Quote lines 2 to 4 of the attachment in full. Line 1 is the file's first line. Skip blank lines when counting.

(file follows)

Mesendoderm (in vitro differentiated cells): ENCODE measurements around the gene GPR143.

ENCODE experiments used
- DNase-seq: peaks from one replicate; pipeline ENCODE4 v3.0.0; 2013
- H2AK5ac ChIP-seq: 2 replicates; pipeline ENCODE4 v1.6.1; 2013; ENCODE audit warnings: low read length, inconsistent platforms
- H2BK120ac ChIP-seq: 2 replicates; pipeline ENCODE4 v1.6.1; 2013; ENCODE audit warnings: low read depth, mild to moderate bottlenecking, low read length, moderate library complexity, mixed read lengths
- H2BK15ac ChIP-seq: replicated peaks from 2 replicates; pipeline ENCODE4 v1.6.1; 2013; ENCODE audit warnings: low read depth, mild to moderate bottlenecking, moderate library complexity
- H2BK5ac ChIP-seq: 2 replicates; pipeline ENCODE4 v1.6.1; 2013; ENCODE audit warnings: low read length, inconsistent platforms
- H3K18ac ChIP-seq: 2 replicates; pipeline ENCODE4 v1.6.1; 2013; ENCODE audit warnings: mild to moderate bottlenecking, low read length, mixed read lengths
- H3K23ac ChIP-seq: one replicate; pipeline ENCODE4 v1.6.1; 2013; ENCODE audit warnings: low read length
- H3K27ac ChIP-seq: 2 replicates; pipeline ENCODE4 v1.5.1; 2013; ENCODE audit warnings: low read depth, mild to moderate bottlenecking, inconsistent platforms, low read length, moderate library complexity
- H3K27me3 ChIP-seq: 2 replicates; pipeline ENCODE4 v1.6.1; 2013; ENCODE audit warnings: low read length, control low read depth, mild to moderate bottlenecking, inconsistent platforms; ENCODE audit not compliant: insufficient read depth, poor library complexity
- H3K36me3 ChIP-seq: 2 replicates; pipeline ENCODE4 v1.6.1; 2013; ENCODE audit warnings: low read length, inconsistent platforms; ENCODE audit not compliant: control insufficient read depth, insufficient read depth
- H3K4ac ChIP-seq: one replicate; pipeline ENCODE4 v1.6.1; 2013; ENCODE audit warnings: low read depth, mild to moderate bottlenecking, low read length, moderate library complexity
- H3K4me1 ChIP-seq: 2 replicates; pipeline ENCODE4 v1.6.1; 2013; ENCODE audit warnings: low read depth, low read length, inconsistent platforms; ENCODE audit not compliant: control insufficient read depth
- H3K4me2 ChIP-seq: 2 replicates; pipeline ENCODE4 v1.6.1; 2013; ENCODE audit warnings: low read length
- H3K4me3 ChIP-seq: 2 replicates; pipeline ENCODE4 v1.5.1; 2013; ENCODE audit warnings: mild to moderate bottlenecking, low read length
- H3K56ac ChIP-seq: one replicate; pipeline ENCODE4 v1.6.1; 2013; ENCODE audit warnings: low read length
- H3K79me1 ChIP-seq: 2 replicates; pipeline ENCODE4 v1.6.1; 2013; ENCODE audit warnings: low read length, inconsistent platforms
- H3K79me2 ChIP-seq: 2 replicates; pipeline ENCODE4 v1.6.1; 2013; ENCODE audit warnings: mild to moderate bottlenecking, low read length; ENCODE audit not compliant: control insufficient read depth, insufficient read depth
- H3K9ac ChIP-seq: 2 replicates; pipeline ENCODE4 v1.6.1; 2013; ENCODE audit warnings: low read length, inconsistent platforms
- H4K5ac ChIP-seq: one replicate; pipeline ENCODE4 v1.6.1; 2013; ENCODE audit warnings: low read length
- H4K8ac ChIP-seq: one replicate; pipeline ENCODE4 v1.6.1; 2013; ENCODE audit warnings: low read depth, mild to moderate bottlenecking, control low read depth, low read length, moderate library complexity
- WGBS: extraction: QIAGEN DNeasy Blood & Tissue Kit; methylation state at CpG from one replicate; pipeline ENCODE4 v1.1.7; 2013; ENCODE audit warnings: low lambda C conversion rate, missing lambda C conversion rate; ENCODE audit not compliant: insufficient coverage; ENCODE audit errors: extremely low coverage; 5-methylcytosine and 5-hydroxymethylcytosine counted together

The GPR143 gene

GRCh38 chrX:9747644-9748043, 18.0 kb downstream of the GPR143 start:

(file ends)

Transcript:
ENCODE experiments used
- DNase-seq: peaks from one replicate; pipeline ENCODE4 v3.0.0; 2013
- H2AK5ac ChIP-seq: 2 replicates; pipeline ENCODE4 v1.6.1; 2013; ENCODE audit warnings: low read length, inconsistent platforms